To ask if anyone else self sabotages with constant procrastination when it comes to studying?(234 Posts)
I've two essays due in by next Thursday. They are finals, so important and yet I have just twatted around for weeks, they'll get a passing mark, they always do but probably not nearly as good as it could have been. I've exams next month, again I will pass most likely but not nearly as well as I could have done.
I love the subject and achieving a degree means a huge amount to me (no encouragement or possibility as a child or teenager), I will always regret this if I screw it up, it's my last chance really, got transitional fees with the OU. I won't be as educated as I could be even if I pass simply because I couldn't be arsed.
So WHY? WHY? Do I do this? I have two autistic children, home educating one of them and am a single parent, it's hard, once they've gone to bed, I'm so knackered I just want to veg in front of the TV, but with self discipline I could easily find the time. Is anyone else like this? and if anyone could explain the psychology behind it that might help.
500 words is excellent usual, well done!
Thank you so much, I have c & p that and the links. Really helpful.
I did my MA quite a long time ago and had lower level study in between so it has been quite a leap to this level of writing. It's good to have useful guidance!
Daisychain - good to see another part timer. My husband told me that the quickest a part timer has finished a phd in any discipline at the RG university he works at is 4 years and 5 months. The average is 6 years. I know what you mean about loving the subject but hating the getting it down on paper!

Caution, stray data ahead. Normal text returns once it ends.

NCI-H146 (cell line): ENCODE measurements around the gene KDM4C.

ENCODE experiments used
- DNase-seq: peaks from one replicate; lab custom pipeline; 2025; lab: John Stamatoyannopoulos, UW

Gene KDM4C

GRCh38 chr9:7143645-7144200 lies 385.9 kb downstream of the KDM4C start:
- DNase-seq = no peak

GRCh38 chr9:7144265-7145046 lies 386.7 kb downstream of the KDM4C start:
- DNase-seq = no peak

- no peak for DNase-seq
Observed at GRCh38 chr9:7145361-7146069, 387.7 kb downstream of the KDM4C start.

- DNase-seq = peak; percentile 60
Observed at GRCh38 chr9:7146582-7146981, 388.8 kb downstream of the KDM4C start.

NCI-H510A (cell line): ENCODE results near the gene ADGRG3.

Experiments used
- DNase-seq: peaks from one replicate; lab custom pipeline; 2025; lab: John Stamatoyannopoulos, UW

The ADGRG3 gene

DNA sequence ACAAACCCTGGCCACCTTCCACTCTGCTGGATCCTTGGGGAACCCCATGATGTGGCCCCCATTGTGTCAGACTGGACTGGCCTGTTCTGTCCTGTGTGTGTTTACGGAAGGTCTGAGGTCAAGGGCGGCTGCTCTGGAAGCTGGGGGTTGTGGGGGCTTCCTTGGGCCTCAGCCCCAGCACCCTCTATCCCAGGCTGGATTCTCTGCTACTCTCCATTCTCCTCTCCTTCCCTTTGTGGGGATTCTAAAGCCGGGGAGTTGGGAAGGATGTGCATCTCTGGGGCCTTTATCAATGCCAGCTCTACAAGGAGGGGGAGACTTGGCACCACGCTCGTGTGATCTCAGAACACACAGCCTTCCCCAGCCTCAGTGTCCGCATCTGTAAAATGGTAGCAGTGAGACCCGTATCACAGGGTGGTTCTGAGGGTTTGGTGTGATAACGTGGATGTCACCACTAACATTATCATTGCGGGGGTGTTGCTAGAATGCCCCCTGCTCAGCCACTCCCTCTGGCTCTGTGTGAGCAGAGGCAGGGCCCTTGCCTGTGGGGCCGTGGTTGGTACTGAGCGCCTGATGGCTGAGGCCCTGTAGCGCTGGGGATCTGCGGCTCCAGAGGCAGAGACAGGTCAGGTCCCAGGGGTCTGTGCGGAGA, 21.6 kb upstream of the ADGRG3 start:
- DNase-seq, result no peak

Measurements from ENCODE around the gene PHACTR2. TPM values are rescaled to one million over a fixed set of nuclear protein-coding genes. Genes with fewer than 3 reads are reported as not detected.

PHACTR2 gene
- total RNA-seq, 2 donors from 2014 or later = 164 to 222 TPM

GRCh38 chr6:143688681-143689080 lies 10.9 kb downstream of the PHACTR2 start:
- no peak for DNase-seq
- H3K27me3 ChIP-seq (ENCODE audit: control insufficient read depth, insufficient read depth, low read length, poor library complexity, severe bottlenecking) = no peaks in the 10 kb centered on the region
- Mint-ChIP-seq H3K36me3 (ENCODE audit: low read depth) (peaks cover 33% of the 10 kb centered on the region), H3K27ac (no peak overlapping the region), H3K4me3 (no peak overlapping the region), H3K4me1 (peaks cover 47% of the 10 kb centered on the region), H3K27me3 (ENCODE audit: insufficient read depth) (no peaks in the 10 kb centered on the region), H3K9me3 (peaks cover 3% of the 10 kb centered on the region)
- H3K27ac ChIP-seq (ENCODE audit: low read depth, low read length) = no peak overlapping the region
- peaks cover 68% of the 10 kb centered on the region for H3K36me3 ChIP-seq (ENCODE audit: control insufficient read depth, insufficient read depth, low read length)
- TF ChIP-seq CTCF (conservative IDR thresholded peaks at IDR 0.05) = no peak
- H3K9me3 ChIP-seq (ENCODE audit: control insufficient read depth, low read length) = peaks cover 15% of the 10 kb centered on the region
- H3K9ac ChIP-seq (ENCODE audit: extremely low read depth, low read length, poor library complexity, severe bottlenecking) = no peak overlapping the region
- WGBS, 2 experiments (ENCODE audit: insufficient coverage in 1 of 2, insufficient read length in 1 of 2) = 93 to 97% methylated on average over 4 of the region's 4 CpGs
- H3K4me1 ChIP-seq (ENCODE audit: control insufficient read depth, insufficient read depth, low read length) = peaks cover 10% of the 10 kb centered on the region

TheWanderingUterus glad I'm not overstepping the mark!
This is a bit on essay plans but works equally well for chapter plans:
One way to do is this:
- identify your bibliography. By PhD level you should have an idea of where to start and you can move from one resource to another.
- always take notes of what you read. Start with the bibliographical details at the top of your notes as you will need then for referencing purposes otherwise it will take ages to do them retrospectively. Note down what you think the author's main argument is, also how he differs from anyone else you may have read that you may eventually want to link to, also any direct quotes that might come in handy later and finally note down your own thoughts to what you are reading (do you agree, disagree, etc.) but label what is your contribution clearly so you don't mix it up with the author's ideas later on.
- when you finish with all your reading, put together a chapter plan.
- bring the notes and plan together by allocating all the notes to different parts of the chapter.
- then start writing but now it's easier to do as you can ignore everything but the notes relating to the first part of your chapter plan subsection 1, and move on from there. That way you are breaking up your chapter into manageable chunks and you can do still finish a little bit of work at a time even if you only have an hour or two to do it in.
This may be a bit basic for PhD level but you may find something useful there: